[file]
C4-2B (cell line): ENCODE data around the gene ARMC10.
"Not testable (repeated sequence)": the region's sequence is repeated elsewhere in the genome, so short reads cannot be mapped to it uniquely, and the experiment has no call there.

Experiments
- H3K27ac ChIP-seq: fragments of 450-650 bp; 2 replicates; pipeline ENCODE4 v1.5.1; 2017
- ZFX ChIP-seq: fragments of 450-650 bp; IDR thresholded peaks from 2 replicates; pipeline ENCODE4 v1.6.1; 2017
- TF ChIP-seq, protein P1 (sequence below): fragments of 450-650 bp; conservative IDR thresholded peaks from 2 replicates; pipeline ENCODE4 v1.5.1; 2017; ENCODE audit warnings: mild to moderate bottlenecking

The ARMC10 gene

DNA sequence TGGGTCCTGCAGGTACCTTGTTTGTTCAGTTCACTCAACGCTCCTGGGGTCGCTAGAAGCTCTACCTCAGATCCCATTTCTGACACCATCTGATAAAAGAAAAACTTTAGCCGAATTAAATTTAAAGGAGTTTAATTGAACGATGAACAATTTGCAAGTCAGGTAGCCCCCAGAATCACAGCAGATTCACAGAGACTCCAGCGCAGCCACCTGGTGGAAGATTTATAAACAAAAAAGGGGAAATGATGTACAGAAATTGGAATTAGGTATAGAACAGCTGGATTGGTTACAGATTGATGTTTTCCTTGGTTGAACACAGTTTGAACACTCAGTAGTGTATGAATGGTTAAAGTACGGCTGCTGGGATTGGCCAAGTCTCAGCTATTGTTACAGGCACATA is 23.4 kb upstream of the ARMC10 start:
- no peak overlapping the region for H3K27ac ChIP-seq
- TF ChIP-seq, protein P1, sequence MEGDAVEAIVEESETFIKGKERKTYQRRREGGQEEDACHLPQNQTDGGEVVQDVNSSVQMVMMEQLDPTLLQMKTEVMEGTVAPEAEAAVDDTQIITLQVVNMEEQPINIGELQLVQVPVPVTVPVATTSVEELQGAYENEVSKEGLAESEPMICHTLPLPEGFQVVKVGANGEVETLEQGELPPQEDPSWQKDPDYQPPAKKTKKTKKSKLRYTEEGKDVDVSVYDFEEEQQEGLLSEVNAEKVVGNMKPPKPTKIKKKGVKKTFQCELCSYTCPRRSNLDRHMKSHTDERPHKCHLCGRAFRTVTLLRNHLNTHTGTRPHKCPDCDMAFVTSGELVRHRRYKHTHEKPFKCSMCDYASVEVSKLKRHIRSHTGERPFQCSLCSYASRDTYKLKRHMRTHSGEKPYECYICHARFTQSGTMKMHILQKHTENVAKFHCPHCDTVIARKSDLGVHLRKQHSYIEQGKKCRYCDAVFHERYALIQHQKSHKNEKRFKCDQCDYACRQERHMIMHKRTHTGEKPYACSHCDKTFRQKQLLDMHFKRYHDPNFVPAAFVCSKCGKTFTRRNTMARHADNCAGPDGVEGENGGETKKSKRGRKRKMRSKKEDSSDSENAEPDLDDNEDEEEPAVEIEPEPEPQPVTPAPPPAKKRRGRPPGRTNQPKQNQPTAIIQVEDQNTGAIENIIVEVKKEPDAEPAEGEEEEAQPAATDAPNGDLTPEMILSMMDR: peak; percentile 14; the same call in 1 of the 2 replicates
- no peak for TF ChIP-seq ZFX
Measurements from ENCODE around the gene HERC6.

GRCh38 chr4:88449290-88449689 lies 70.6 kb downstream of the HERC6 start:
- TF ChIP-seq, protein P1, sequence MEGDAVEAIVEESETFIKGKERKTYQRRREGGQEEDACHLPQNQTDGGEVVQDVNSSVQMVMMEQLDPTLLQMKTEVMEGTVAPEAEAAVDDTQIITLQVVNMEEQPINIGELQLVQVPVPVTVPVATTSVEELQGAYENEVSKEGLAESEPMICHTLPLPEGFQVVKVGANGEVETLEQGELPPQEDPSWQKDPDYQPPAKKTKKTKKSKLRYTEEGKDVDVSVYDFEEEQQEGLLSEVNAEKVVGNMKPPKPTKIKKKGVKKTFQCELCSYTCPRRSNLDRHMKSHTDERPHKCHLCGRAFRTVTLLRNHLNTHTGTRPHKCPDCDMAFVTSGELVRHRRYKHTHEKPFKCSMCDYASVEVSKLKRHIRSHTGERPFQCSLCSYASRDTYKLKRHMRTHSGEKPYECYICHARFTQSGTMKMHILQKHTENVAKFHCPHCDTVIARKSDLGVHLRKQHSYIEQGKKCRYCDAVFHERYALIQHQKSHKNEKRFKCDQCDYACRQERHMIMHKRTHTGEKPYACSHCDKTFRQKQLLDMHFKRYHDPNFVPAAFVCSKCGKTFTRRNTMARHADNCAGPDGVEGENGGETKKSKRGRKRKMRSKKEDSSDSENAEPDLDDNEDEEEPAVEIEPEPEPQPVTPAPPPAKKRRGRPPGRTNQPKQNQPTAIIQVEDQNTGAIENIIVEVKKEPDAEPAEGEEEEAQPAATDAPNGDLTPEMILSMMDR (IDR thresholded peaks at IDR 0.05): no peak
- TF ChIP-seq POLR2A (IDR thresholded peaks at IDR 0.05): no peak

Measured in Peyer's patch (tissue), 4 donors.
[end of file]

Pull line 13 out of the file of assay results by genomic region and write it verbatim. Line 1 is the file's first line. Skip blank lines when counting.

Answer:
GRCh38 chr4:88449290-88449689 lies 70.6 kb downstream of the HERC6 start: